The letter is part of a wider call to action following Floyd's death on May 25, after he was held down at the neck by a police officer during an arrest. Musicians and industry executives are among those calling for "Black Out Tuesday," an initiative that asks companies to take steps to disconnect this week in solidarity with protesters.
As part of the initiative, UMG label Interscope Geffen A&M (along with its affiliated labels Alamo, LVRN and Bad Boy, among others) announced that it will not release any music for the week of June 1. Warner Music Group, Sony/ATV, BMG and other labels have pledged to take various steps to support "Black Out Tuesday" on social media.
"To be clear, we strongly support protest initiatives such as Black Out Tuesday and other valuable and heartfelt non-violent protests," Grainge adds in the memo. "And, by 'we,' that is to say not only UMG, but our labels, UMPG and our other companies -- each of which will be communicating about it in its own unique voice."
Read the full memo, below.
The news this past week has been horrendous. There is simply no other way to put it.
First, let me stress that, for those who are understandably traumatized by these events, resources are available to you, including professional counseling. I encourage anyone in need to take advantage of them.
This week, yet again we saw our society’s most painful realities about race, justice and inequality brought—cruelly and brutally—into the harsh light of day. But no matter how shocked or saddened or infuriated we may be, we cannot just despair. We must act. Each one of us has a duty to do what we can to alter those realities, to help build a society that is far less unequal and much more just.
For some, that starts with protest—the simple constitutionally guaranteed right to be heard.
To be clear, we strongly support protest initiatives such as Black Out Tuesday and other valuable and heartfelt non-violent protests. And, by “we,” that is to say not only UMG, but our labels, UMPG and our other companies—each of which will be communicating about it in its own unique voice.
But, as we know, protest is just a start, not a solution. Real and constructive change—lasting change—requires sustained focus and unwavering commitment over time.
For sure, I am proud of our leadership and our efforts to improve ourselves. But that, too, is only a start. We must do more and now is the time to do it—and to do it with an unprecedented sense of urgency. Even more importantly, we must commit ourselves not merely for this week, but we must continue that commitment—without let-up—in the months and years ahead.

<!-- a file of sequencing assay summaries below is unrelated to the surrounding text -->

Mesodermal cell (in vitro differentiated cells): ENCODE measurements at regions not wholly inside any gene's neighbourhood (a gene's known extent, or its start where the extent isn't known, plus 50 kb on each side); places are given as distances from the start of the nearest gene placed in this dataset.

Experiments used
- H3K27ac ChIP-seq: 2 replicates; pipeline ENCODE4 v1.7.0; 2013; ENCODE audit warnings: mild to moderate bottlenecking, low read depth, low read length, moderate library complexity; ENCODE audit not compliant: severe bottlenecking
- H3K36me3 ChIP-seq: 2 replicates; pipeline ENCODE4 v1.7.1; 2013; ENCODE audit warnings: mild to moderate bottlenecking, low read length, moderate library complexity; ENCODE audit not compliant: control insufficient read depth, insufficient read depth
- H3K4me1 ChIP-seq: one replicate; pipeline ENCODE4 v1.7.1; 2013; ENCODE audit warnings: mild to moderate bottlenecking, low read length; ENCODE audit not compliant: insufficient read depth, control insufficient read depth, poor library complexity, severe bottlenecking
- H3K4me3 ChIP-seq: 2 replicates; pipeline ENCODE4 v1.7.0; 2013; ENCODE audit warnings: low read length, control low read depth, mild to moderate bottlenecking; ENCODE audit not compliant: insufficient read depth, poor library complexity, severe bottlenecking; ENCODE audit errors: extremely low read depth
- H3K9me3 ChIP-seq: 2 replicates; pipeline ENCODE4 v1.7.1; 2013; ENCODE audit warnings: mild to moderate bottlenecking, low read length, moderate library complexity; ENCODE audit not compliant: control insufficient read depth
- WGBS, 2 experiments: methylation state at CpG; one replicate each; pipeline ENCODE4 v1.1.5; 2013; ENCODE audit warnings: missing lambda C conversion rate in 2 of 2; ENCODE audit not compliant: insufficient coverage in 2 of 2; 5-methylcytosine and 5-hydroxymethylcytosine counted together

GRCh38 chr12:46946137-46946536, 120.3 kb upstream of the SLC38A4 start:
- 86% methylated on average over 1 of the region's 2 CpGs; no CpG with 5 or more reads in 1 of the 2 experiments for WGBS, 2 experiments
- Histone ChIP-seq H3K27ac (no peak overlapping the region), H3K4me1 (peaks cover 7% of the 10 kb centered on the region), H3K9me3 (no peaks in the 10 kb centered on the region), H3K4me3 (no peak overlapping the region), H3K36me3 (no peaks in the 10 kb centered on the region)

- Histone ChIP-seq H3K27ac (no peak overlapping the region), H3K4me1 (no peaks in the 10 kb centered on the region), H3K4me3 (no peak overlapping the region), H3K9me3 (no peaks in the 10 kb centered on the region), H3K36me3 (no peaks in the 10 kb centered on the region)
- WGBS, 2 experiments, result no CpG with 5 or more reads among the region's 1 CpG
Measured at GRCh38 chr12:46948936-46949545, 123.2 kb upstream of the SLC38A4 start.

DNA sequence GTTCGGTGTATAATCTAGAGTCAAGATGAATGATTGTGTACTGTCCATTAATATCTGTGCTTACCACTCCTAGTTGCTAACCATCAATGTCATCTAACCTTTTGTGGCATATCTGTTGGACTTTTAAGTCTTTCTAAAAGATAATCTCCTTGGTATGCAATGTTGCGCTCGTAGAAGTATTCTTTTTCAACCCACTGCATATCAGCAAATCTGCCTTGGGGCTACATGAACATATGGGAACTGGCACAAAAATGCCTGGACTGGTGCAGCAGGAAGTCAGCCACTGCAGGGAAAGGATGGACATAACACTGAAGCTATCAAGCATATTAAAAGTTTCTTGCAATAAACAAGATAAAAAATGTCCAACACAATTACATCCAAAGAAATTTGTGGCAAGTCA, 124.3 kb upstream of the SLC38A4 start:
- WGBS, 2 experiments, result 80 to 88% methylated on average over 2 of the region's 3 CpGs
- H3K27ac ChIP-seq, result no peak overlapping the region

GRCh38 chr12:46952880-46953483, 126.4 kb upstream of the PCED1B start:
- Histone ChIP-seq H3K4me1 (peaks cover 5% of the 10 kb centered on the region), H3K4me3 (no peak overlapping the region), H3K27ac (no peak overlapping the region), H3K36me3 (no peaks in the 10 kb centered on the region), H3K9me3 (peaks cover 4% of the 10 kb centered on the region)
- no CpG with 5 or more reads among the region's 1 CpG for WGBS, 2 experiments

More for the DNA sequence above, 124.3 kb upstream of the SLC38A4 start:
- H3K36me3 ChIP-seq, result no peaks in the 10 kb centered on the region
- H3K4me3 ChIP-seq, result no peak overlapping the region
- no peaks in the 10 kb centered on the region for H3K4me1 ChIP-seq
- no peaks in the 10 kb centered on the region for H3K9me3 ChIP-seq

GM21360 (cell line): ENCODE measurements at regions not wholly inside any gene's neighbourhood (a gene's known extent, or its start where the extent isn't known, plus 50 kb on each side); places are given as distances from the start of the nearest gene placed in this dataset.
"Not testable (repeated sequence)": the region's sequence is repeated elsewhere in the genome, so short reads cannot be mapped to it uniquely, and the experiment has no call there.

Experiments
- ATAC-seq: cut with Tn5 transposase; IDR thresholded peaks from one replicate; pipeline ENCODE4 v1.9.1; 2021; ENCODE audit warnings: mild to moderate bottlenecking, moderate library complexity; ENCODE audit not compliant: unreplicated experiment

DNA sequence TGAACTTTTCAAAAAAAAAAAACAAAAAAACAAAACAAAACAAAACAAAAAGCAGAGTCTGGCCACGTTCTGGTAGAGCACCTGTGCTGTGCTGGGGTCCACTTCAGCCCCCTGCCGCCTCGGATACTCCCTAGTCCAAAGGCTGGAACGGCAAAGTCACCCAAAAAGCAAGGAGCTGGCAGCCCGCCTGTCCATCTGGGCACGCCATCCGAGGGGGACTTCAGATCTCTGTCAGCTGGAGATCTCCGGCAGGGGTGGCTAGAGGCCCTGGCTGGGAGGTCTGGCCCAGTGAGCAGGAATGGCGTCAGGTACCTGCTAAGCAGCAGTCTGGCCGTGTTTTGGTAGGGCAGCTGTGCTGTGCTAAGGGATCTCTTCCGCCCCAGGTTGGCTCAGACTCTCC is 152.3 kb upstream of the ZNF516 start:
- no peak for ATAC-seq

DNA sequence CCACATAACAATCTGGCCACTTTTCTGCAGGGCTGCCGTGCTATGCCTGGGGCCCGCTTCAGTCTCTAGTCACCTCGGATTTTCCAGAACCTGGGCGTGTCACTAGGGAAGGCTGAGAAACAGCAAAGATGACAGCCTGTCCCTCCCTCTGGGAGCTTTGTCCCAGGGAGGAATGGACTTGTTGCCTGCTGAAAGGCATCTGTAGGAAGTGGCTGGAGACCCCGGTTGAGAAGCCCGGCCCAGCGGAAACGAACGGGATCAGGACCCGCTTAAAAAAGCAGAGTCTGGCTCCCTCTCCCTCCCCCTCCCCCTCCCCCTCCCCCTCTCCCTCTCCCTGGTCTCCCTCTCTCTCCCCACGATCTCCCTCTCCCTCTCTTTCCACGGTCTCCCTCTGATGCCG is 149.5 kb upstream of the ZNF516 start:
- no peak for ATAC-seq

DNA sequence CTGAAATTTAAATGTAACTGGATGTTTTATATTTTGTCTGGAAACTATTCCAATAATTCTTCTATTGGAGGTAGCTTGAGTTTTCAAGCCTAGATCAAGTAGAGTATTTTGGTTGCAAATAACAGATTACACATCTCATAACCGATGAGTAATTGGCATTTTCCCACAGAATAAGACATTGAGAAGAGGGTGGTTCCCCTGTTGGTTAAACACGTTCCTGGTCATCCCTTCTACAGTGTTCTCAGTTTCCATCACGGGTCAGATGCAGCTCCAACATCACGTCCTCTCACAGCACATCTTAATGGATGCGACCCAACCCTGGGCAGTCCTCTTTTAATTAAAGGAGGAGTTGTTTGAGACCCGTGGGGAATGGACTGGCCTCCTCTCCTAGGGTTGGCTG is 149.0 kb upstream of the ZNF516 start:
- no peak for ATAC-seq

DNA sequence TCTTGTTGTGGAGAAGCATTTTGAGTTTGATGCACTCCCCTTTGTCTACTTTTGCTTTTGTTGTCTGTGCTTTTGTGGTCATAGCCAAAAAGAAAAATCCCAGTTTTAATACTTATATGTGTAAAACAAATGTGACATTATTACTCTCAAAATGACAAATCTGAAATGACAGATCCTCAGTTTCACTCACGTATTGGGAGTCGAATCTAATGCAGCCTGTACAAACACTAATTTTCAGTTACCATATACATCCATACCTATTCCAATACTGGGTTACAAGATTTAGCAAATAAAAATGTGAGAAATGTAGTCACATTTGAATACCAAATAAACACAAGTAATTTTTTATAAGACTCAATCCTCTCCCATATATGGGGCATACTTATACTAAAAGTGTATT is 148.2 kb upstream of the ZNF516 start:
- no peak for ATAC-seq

So here’s what we’re going to do. I’ve appointed our General Counsel Jeff Harleston to lead a UMG Task Force to accelerate our efforts in areas such as inclusion and social justice. Jeff is convening a group of qualified executives from throughout the company to review our current programs, identify gaps and deficiencies, update our plan where it’s outdated, propose new initiatives, and ensure that these issues remain at the top of our agenda.
Everything—raising our voices in Congress, providing additional employee education and assistance, enhancing our philanthropy, using the power of our astonishingly vast catalog to effect change—everything will be on the table. The systemic nature of the problems are just too critical to leave anything off.
Jeff will start filling you in on the details next week.
We all have much to do. I ask each of you to seriously consider how you can best help UMG become a better and more just place to work, and how we can use our influence in culture to make the world a more just place to live. There will be ample opportunities for everyone in the company to be involved including our artists and songwriters.
Music has always been a driving force for inspiring social change. The voices of our artists and the songs of our songwriters have changed the world. And they will continue to do just that.
We will amplify those voices.
We will address these issues.
Thank you again for all you do. Stay safe.